Super Mommy: Saving the day by getting one job done at a time!


14 Things that will aid you in your first twelve weeks.

1) Invest in comfy night gowns (if you wanna breast feed, make sure they open in appropriate places), and non-slip socks for your time at the hospital. Btw, those beds are made of some kind of foam (or they were 5 yrs. ago), and you will be too hot while your visitors are too cold.

2) You are going to want someone there with you at the hospital for your waking hrs. Otherwise, you’ll have to wait for hospital staff to help you get up to go potty, go for a walk, or pick up your baby.  Also, our hospital had a policy about babies rooming in over night (they weren’t supposed to, w/o someone in there w/ Mom).

3) Walk as much as you can at the hospital.  Then walk some more.  Have your funny friends come visit, and have some (painful) belly laughs.  If you don’t do it now, w/ the best pain meds possible, you’ll regret it.  After a C-Section, you’ve really gotta give those muscle a work out.  I don’t mean you’re not supposed to rest.  Don’t over do it, but do something.

4) On check out day, don’t refuse any of the pain meds. Seriously, you’ll regret it to high heaven if you do.

Funny story:  The wind swept away my Rx for the good drugs.  I spent the next two days in really bad pain, and having DTs from the stuff they gave me in the hospital b/c I couldn’t ween off of it.  (The good stuff was a narcotic, and legally they can’t prove my Rx was swept away, so they couldn’t write me a second Rx for a narcotic.  Stupid druggies ruin it for those of us who really are in need of pain meds.)  Another tid bit:  When you get home and moving around for a few days, slowly come off the meds (go longer and longer periods of time w/o them), so you don’t end up in cold sweats and hot flashes while your baby is crying for food.  Just sayin’.  That ain’t fun.

Which brings me to…

5)Have someone pick up your Rx pain meds while you are on your way home (or grab them on your way)

6) Take home as many of those big pads, padded undies (for you), and diapers (for baby) as they will give you.  Companies donate stuff to the hospital.  Not everyone takes their fair share home.  If they wanna throw free stuff at you, don’t cringe.  Take it.  Odds are, even if it’s not your fave. brand of diaper, someone will eventually forget to pick up diapers, and you’ll be out of them at 4 A.M.  Same goes for formula, if you’re going the formula fed rout.  Those packs they stick under that baby cart that gets rolled into your room are about $30.  For this one, I’ll go ahead and say “you’re welcome.”  Also, those big pads are great, even if you had a c-section.  You put them between your incision and your clothes.  Those padded undies are great, too, b/c eventually you will deal with lochia or postpartum bleeding.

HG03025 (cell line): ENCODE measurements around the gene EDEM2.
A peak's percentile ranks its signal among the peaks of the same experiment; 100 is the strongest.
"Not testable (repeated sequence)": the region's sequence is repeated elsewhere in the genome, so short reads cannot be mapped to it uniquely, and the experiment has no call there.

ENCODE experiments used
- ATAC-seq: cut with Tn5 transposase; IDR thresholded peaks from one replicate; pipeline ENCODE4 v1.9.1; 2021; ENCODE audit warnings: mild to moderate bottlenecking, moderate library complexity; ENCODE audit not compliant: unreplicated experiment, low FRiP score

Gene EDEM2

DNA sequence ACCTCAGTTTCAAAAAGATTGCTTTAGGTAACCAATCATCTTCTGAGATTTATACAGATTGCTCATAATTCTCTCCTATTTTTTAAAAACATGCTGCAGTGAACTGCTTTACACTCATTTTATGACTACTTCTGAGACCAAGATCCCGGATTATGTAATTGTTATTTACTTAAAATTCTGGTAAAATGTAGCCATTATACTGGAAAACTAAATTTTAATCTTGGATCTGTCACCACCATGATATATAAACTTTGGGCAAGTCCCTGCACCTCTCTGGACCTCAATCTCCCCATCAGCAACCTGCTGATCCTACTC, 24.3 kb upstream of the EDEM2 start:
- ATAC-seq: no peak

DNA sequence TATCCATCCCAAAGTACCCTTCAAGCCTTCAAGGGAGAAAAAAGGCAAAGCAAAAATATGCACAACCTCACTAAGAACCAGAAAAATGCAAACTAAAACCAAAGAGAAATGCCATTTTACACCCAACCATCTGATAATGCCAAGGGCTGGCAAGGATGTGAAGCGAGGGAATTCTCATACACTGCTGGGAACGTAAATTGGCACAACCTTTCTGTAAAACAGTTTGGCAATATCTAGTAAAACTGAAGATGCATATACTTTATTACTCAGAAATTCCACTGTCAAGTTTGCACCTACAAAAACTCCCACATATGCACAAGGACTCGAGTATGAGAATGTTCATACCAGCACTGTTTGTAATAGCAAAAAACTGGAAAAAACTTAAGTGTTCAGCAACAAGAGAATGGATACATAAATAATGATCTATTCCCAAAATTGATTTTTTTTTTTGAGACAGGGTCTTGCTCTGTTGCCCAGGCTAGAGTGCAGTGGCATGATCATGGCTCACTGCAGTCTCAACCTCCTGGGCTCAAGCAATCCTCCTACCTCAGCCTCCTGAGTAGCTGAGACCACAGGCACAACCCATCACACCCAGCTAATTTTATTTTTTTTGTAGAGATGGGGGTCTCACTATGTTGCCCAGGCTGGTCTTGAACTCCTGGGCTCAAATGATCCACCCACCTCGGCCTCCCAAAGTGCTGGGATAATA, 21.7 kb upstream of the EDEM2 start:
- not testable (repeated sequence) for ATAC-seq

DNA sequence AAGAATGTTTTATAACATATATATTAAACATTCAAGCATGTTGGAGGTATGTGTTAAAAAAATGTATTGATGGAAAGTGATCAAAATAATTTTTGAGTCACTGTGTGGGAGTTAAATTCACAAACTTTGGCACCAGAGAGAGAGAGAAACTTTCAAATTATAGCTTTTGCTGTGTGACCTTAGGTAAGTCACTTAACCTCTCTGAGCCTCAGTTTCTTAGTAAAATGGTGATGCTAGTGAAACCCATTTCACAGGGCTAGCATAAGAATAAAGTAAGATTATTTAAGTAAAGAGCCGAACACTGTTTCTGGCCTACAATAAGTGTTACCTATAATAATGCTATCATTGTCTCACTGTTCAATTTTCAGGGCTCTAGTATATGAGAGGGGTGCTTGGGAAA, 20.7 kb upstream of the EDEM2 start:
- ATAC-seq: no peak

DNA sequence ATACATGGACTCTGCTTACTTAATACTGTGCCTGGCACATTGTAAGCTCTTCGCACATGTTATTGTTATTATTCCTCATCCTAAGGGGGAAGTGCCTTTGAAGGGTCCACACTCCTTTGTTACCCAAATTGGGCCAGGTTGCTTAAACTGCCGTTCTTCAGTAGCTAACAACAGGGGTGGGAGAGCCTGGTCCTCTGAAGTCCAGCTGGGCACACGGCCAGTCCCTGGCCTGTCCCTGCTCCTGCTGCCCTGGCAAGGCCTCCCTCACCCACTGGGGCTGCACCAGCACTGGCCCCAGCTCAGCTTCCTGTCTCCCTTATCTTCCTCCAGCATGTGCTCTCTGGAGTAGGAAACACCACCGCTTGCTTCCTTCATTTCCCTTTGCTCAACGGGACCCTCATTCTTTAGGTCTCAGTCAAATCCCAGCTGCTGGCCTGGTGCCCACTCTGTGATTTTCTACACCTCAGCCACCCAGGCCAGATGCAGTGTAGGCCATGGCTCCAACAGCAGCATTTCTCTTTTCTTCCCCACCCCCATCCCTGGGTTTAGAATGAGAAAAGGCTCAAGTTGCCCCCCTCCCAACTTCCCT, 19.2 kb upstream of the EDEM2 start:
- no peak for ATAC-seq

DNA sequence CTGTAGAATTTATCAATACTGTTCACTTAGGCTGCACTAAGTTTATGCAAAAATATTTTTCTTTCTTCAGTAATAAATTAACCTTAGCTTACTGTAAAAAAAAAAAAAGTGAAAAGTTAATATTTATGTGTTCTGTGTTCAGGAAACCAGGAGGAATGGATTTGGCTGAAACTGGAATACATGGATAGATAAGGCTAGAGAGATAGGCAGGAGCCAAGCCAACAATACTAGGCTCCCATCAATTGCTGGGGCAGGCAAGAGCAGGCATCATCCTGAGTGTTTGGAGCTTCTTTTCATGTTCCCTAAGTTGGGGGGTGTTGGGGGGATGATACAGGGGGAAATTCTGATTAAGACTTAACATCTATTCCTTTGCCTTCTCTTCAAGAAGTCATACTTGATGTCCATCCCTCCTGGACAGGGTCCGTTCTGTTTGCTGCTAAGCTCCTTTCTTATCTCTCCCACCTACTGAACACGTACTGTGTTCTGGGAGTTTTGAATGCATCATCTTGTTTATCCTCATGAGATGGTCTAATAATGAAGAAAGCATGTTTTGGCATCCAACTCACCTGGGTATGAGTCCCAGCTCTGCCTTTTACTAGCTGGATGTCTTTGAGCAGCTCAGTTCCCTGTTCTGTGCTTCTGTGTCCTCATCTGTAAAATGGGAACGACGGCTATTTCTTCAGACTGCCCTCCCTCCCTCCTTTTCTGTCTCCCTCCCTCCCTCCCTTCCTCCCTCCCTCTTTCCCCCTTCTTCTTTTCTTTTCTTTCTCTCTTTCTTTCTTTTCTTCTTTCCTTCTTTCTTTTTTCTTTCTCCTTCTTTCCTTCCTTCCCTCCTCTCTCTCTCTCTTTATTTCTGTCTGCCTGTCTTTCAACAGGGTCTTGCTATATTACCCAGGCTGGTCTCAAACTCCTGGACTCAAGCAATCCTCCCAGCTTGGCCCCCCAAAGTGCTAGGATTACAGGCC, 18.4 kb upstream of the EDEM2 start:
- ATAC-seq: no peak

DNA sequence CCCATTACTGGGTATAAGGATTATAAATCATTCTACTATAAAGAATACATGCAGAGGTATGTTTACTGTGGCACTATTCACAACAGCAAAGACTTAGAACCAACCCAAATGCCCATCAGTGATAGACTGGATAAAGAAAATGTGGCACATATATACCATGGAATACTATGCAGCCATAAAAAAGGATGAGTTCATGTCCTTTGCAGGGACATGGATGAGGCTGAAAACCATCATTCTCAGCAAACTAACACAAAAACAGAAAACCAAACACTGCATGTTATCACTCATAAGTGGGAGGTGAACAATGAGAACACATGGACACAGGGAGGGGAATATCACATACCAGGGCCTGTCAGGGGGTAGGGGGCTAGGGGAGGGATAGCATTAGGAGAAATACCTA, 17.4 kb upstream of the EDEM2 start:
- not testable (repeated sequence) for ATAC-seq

7) Stay in the hospital as long as they (insurance and staff) will allow. The more hands to help out, the better.

8) As much as you want to look at your baby on the ride home, don’t sit in the back seat with the kiddo. Every bump feels more pronounced back there. Also, if you’e got a smaller car (like I had) it will be painful to get in and out.  Ask whoever is driving you home to go slow and easy.  It may help if you take some of your pain meds right before you leave the hospital.

9) Have the couch ready for sleeping. I found the best way to sleep was w/ pillows against the arm rest, sitting up w/ my back against them. This way, I didn’t have to wake someone up every time I had to go pee in the middle of the night (happened a lot).  With my second, I put the pack and play next to the couch, so I could get him when he woke in the middle of the night.

10) I know everyone says it, but you really gotta do it: sleep when your baby sleeps. Forget the house (see #12), forget calling mom to coo over how cute your little one is, forget FB pics of baby’s first nap. All you should do when baby sleeps is eat, shower, brush teeth, and/or sleep.

11) You’re going to shower and brush teeth much less than you like to. You will stink, and feel yucky. This happens when you deal with poop and spit up all day.  Your husband will still love you, because you gave birth to his spawn. This should be liberating, not stress inducing.

12) You are never going to have a clean house again. (okay, you will, but not for a long time. It’s best if you just accept the worst. There’s just less stress that way.)  Invest in a jumbo size of paper plates, cups, and plastic ware before baby is born.  Make sure it’s stored down low (harder to reach up high after a c-section).  All you (or, hopefully, daddy) have to do is take out the trash.  When clothes come off, carry them straight to the washer.  If you don’t, laundry will never get done.  You may wanna just wash everything in baby laundry soap.  It’s just easier, those first few weeks home.  Everything else is gravy.

13) If someone else says, “aaawe, can I hold the baby?” Unless they are incapable of holding the child w/o dropping him, disease/lice infested, or a child molester, LET THEM. The urge to keep your bundle in your own arms, safe and comfy, will be STRONG. However, by the time the company has left, and the hubby has fallen asleep/gone to work/gotten in the shower, you’ll be tired and want a break. When company comes over, get your break. Let them hold your bundle of joy while you actually eat a meal w/o having to change a diaper.

14) Last, and most importantly: When you feel like stressing or freaking out over something, “relax, don’t do it,” as the song says. ENJOY your baby. Notate every day in some kind of journal/baby book (sure wish I’d done this). And remember, like the baby bib says, “Spit happens.”


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